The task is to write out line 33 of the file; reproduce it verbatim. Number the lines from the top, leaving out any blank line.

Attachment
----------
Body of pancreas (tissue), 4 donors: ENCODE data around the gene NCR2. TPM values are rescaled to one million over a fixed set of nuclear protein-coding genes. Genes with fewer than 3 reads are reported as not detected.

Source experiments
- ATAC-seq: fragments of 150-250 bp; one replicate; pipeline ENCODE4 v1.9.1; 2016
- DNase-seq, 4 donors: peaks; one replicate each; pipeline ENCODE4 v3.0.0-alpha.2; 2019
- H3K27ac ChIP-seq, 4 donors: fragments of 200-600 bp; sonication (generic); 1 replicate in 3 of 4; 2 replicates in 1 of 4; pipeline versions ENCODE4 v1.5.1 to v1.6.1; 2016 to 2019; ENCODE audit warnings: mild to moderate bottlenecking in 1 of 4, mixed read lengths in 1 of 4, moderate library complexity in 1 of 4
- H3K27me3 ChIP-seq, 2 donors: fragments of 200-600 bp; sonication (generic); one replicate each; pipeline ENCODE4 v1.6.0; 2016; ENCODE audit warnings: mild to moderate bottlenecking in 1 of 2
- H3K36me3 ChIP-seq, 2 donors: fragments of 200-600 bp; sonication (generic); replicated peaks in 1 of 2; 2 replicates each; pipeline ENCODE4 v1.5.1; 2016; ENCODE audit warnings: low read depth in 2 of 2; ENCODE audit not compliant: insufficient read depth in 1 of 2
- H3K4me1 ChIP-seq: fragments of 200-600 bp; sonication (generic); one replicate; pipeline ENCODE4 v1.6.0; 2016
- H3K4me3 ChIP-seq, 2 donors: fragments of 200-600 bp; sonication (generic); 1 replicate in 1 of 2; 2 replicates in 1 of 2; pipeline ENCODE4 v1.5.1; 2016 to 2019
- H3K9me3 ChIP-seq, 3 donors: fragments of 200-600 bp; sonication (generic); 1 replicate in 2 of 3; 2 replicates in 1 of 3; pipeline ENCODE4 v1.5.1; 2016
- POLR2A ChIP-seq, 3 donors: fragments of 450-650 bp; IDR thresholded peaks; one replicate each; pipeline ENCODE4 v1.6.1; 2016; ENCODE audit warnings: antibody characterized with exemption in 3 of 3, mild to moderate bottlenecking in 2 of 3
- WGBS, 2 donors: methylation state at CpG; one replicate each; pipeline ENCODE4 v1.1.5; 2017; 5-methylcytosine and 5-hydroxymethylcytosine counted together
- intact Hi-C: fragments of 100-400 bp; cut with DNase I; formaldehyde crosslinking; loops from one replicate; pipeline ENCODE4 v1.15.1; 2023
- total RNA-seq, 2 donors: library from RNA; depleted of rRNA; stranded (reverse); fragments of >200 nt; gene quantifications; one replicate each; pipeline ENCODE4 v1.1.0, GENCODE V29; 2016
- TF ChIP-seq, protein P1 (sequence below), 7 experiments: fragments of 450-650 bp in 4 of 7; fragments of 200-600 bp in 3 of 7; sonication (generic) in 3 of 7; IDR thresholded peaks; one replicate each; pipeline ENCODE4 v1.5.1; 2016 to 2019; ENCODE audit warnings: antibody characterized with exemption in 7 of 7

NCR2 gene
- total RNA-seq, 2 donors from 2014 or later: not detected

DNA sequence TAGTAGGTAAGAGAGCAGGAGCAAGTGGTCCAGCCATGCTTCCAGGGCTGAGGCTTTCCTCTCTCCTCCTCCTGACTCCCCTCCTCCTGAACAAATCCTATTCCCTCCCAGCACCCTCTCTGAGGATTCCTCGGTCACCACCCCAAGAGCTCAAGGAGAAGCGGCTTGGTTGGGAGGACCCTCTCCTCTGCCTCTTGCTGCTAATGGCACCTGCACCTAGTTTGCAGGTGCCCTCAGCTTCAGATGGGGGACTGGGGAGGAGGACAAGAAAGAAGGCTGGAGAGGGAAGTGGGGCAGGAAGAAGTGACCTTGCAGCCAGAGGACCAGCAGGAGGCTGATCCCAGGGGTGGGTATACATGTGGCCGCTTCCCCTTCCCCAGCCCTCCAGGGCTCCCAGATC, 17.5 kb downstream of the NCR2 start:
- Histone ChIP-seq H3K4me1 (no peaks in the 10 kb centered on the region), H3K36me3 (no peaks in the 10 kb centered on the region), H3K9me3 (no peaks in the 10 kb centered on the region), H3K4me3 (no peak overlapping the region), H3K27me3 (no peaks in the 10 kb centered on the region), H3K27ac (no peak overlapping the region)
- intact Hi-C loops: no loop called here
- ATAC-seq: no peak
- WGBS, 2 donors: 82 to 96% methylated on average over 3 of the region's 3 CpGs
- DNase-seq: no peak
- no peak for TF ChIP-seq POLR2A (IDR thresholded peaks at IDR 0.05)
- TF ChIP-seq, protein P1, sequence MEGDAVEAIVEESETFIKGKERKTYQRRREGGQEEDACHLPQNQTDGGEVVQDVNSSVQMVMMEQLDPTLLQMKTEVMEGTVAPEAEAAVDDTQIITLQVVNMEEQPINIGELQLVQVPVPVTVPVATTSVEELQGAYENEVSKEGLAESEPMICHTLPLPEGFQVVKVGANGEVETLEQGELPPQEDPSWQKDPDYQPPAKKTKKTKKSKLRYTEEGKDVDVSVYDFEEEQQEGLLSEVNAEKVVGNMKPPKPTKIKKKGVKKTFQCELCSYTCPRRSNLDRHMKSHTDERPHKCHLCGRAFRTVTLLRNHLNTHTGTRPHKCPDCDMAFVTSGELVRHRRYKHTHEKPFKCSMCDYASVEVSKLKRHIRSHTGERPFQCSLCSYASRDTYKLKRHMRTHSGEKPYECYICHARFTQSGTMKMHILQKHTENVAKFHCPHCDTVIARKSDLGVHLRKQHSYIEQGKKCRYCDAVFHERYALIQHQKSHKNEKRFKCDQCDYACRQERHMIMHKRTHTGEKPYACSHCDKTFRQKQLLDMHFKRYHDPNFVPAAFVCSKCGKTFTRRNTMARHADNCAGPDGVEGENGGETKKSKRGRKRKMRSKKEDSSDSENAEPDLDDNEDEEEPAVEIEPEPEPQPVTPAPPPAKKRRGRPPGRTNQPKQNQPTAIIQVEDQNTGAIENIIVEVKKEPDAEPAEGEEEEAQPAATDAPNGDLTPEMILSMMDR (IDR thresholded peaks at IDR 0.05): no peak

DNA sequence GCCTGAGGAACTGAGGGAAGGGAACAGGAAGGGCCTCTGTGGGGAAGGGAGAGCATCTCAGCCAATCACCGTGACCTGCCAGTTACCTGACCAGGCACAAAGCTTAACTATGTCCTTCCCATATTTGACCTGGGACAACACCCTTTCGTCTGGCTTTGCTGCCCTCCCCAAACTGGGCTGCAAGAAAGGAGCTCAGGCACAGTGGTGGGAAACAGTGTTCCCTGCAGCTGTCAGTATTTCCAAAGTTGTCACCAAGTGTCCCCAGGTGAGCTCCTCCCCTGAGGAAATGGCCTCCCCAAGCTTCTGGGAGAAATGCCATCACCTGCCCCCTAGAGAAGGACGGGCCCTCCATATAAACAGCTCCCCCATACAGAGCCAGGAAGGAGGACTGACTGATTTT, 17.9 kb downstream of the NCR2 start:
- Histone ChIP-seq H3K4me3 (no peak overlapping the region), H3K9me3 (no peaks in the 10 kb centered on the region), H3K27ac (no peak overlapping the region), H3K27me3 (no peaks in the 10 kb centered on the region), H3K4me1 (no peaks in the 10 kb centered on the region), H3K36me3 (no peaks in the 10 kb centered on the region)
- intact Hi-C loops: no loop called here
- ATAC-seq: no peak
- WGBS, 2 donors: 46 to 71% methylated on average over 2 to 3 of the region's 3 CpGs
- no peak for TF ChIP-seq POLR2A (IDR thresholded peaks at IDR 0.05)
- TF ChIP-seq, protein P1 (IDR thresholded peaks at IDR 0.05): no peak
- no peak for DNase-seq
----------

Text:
- no peak for DNase-seq